The Parmenides brings to focus the kind of logical and conceptual exercises in which the aspiring Platonic philosopher is to be trained before he manages to conceive the essential meaning of the Theory of Forms. The two basic concepts in the exercise are the One and Being. Because of their unexceptional universality those two notions are necessarily presupposed in any kind of thinking. Nevertheless, they tend to appear exceptionally problematic once one tries to conceive them in all their logical consequences.
The historical significance of the Parmenides has been great. In late antiquity, the dialogue was interpreted in theological terms. In order to solve the problem caused by the presence of so many contradictions in the second part of the dialogue, the Neoplatonists assumed that each one of the nine deductions refers to a different divine hypostasis or its products. Already Plotinus thought that the first three deductions refer to the One, the Intellect, and the Soul, respectively. In the post-Plotinian period the significance of the Parmenides was maximized. The common assumption was that the second part of the dialogue contained the sum of Plato’s theological doctrines. Together with the Timaeus the Parmenides was considered the very culmination of Platonic metaphysics. Of the many commentaries written to explicate the dialogue from the third to the sixth centuries C.E. only those ofand survive – the former in part and the latter in full.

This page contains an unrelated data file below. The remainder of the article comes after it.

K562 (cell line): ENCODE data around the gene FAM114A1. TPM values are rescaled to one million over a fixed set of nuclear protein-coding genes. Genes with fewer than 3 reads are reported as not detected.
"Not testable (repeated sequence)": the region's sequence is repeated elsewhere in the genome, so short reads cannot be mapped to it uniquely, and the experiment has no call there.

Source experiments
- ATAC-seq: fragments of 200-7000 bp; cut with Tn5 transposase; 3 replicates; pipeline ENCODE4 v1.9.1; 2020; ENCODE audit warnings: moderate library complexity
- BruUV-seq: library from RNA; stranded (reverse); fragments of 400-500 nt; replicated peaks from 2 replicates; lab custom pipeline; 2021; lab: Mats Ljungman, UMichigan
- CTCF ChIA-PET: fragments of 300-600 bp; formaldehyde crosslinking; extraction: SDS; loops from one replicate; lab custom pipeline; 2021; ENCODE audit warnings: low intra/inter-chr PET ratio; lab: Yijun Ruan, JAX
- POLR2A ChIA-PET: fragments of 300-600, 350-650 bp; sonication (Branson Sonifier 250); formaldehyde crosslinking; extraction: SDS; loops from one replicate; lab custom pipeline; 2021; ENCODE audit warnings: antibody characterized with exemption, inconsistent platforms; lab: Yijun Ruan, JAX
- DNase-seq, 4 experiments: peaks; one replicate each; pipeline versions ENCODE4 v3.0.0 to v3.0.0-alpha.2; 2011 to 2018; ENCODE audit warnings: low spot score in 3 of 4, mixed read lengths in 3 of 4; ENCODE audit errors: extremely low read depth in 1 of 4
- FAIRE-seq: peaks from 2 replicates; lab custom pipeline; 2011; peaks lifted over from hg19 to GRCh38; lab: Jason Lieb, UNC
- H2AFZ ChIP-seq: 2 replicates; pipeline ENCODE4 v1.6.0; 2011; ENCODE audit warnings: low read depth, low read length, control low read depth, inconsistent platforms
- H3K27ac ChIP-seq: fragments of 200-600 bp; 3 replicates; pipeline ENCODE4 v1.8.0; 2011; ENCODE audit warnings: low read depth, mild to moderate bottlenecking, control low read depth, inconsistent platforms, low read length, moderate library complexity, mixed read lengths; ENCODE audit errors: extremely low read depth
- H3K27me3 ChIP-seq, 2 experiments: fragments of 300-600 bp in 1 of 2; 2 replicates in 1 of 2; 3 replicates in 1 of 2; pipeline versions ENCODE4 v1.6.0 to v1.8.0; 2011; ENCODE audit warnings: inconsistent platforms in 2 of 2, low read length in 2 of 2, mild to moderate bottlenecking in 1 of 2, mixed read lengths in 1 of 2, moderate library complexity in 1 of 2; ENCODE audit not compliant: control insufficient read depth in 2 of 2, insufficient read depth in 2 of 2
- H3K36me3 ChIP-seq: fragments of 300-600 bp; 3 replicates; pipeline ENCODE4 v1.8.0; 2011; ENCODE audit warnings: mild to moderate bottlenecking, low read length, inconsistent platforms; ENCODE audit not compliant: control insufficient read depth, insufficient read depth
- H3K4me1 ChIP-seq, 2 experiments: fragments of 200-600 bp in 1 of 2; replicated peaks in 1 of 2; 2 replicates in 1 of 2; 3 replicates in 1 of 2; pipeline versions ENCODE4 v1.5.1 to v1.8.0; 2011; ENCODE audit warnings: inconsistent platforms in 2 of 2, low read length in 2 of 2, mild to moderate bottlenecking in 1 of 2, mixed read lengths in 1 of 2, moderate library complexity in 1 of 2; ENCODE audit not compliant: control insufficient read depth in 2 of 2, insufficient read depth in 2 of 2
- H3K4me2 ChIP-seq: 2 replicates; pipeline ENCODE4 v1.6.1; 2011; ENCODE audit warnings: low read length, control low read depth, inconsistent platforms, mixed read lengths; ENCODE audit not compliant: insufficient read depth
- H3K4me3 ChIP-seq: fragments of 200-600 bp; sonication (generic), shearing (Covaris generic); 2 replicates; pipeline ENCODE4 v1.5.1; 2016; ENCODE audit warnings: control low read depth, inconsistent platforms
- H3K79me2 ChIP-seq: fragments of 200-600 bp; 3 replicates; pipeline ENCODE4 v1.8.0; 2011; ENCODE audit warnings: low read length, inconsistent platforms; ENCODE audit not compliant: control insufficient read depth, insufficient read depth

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- Meinwald, C.C. Plato's Parmenides. New York & Oxford, 1991.
- Miller, M.H. Plato's Parmenides: The Conversion of the Soul. Princeton, 1986.
- Rangos, S. "Plato on the Nature of the Sudden, and the Asymmetry of the Second Part of the Parmenides (υπό δημοσίευση)." Dialogue (2014)
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- Turner, J.D. , Corrigan, K. eds. Plato’s Parmenides and Its Heritage. Atlanta, 2010.
- Wood, K. Troubling Play: Meaning and Entity in Plato's Parmenides. New York, 2005.